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  • tinkerbell

    michael stone | 23-Feb-2012 3:00 pm

    I wouldn't tell someone without any legs to try and walk, we do assess our patients, observe, monitor and record regularly their strengths and needs.

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  • When people come into hospital they are scared, they are worried, they are frightened,
    They are not in control and hence their behaviour may well be different. Above all they may well be angry at not having control, of being ill - all sorts of things.
    That means they may not always behave in a rational manner and this may manifest itself in the way they act around nurses.
    Maybe we should all remember that next time a patient is rude or abrupt or barks orders at us? :)


    And I have NEVER had an independent patient ask me to do anything for them that they could do themselves.:)

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  • Liz Evans:

    You're lucky. I'm sick to death of the fetch me, carry me patients ( the majority of whom seem to be middle class)

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  • Tiger Girl

    Liz Evans | 23-Feb-2012 11:10 pm

    redpaddys12 | 23-Feb-2012 11:24 pm

    It seems to me, that people are very influenced by their own experiences - I don't think Michael Stone was suggesting that nurses are stupid, I think he was implying that perhaps some patients are unclear about what they are supposed to do without checking with staff, and that over-worked staff are hampered by this, then turn it into patients being awkward, as opposed to patients being a bit confused.

    But the baffling bit is how can Liz's experience be

    And I have NEVER had an independent patient ask me to do anything for them that they could do themselves.:)

    when redpaddys experience is

    I'm sick to death of the fetch me, carry me patients ( the majority of whom seem to be middle class)

    Is the middle class bit a clue - is redpaddys working in a posh hospital, and being demeaned as a peasant by The Officer Class ? Who knows !

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  • zena Jones | 24-Feb-2012 12:05 pm

    don't start discriminating. it seems to be a typical and very negative and damaging British pastime which does not enhance the image.

    nurses are there to nurse patients whatever the race, creed, origin, skin colour background, social class, disease category, street they live on or what ever else!

    those who can do things for themselves only need to be told politely and if nurses chose to grovel to them that is their own problem but should understand the basic principles of nursing care (or at least in earlier training) which is to assist and support those who cannot do this for themselves.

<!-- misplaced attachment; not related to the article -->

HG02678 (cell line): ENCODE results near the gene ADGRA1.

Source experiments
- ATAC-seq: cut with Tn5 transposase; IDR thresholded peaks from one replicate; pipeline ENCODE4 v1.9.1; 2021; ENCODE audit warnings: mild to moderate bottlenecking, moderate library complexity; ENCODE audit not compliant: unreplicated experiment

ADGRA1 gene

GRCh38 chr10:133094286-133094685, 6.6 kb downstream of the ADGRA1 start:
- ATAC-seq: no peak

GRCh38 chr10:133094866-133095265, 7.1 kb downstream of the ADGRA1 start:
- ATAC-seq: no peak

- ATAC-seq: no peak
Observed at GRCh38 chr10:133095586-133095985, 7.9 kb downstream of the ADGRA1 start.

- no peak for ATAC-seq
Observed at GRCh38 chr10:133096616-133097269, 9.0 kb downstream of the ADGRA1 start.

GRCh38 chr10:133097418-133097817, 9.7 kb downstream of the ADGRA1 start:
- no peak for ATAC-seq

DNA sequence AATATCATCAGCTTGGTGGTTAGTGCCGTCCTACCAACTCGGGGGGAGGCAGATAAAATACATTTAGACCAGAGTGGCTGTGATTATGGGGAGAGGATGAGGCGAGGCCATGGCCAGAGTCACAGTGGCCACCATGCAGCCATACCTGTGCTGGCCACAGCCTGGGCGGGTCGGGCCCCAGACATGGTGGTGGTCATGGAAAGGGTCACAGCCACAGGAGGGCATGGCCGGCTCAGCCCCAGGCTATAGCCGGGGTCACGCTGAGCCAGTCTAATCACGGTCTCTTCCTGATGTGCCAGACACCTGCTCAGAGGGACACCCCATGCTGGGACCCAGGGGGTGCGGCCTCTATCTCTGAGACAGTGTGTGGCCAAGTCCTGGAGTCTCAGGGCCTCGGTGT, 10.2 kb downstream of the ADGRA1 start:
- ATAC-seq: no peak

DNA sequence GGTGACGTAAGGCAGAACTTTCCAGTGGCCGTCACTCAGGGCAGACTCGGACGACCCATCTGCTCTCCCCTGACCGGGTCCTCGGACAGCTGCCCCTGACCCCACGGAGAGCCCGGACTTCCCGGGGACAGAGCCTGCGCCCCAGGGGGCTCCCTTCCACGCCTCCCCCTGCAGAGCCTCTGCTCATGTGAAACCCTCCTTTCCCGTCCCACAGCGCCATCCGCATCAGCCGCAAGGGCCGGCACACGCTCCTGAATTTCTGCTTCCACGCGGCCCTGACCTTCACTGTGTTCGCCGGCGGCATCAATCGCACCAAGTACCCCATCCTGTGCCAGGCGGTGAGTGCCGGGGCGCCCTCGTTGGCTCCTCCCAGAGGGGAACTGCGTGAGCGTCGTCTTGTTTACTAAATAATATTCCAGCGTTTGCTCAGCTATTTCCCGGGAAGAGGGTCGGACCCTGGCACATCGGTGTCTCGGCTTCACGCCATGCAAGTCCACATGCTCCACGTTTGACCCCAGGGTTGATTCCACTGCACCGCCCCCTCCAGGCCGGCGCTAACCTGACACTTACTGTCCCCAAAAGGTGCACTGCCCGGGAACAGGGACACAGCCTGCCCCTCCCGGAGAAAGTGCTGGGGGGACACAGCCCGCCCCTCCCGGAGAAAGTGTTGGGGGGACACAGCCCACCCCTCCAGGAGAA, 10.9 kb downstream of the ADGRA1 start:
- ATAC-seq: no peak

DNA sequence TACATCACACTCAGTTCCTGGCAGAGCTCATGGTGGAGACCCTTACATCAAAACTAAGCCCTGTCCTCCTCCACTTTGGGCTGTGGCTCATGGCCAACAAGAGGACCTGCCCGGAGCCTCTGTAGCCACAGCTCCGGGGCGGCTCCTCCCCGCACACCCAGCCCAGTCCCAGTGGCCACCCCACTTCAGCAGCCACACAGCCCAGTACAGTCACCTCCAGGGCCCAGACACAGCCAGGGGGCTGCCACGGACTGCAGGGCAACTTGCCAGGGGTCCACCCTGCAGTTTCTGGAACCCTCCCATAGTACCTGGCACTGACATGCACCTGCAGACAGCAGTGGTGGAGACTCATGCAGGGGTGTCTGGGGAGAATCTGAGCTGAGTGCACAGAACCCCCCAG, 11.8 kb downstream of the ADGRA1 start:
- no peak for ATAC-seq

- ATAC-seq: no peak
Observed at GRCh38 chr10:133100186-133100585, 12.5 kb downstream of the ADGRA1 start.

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  • tinkerbell

    i was a trolley dolly for a while in a private hospital and some of the paying private patients would ask if i could 'swing by' when i got a chance. I don't really think class enters into it though, had just as many other 'posh' folk who weren't like that. Did have to have a bit of a chuckle though when one of our clients/patients, a dentist asked me to attend his room to ask me why he was there,it was the early hours of the morning and i explained he was in for alcohol detox and for drunk driving and was awaiting his court case, and he replied 'wont be going to court as the masons have sorted that out and its all been squashed'. The next morning he informed another nurse that it was really nice of me to come by and explain why he was there but he didn't think it was necessary for me to wake him up and explain it all to him. He had forgotten that it was he that requested me. Never mind. must have just done it cos' i was bored.

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  • I worked briefly in a private clinic too. We weren't allowed to do any of the dressings following surgery. The surgeons did them all. Our wealthy and genteel clientèle were mainly Arabs who thought they could purchase our services. Once one tried to force a thick bundle of £ notes into my pocket - there must have been about 100. I was sorely tempted as a newly qualified staff nurse but I would probably have regretted it the rest of my life if I had accepted although I did wonder how other colleagues responded.